The Gutenberg project was forced to block all of its pages following a decision by the German courts. A situation born of a conflict of laws over the term of protection of copyright between the German Rhine and the United States. The Gutenberg project has been offering for thousands of thousands of electronic books in the field public. The works are available in several languages, including French where you can download free Beaumarchais, Molière, Blaise Pascal … and more recent titles like those of Paul Claudel or Colette.
The site is based on US legislation, which considers that works enter the public domain, following the passage of a number of years from the date of publication (see complex calculations). We quickly guess the concern in Germany where this period is calibrated as in France 70 years after the death of the author.
The publisher S. Fischer Verlag, who claims to be acting on behalf of the three authors (Heinrich Mann, Thomas Mann and Alfred Döblin, who died in 1950, 1955 and 1957 respectively) dragged the Gutenberg Project to the Frankfurt am Main regional court in to obtain the withdrawal of 18 ebooks, under threat of 250,000 euros and up to six months in prison.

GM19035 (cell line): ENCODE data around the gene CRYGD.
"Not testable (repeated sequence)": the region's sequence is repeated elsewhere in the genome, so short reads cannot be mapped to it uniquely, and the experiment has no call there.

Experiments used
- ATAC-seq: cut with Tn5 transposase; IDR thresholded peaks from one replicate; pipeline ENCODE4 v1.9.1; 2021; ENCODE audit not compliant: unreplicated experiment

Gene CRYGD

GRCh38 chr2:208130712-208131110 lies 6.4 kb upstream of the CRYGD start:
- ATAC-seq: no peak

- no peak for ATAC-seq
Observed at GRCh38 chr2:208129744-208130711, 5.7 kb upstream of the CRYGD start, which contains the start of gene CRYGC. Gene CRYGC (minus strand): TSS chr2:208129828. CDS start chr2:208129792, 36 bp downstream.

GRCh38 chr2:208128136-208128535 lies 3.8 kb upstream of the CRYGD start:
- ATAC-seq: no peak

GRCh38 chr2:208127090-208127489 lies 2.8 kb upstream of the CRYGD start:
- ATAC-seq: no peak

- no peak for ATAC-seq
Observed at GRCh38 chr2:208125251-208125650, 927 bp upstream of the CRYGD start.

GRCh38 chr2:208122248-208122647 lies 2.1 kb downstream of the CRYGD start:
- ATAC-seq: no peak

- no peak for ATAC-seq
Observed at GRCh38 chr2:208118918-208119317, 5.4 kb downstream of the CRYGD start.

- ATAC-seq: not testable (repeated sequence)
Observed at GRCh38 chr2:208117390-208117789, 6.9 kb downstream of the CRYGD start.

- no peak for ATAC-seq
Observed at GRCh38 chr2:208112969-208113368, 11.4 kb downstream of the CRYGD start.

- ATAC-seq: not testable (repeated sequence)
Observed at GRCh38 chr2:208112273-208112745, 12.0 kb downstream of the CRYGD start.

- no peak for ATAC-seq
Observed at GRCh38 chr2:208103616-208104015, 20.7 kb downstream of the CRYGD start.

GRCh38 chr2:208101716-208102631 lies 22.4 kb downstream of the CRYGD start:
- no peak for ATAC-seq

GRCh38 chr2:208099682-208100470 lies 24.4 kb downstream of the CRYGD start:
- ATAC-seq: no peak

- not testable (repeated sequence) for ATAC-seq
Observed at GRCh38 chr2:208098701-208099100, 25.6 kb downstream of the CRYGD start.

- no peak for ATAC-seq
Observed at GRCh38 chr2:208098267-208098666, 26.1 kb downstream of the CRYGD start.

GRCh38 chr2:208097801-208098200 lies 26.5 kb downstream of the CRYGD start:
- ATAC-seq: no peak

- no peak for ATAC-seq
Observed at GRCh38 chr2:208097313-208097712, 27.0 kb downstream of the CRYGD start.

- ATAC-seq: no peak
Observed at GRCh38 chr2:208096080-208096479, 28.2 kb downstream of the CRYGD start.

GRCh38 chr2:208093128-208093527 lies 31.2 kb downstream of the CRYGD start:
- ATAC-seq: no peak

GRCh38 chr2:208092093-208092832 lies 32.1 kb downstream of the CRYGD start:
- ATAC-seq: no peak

"An unlawful act (…) is deemed to have been committed both at the time the offense was committed and when it produced its effects" explain the German judges, who therefore considered themselves competent to take such a decision against from an American site.
Risk of contagion
After their judgment of 9 February 2018 in favor of the plaintiff, rather than withdrawing these 18 works, the American site preferred to block access to all of its pages to German readers. "There are thousands of eBooks in the Project Gutenberg collection that could be subject to similar and illegitimate actions," he explains on a dedicated page.
The Gutenberg Project is nowadays unable to determine the number of times the eighteen works have been downloaded from Germany, since it does not record the logs of the readers. It can not therefore respond to the decision that requires this information to assess the amount of any damages.
This is not the first time this clash of legislation has occurred. In 2003 for example, in the columns of Pirates Mag, we relate the case of Classics of Social Sciences. The editions of Presses Universitaires de France (PUF) had then little appreciated that works from its catalog are available for free on the Quebec site. This one sheltered then behind the local legislation which devotes the monopoly of the author 50 years after his death, 20 years younger than in France.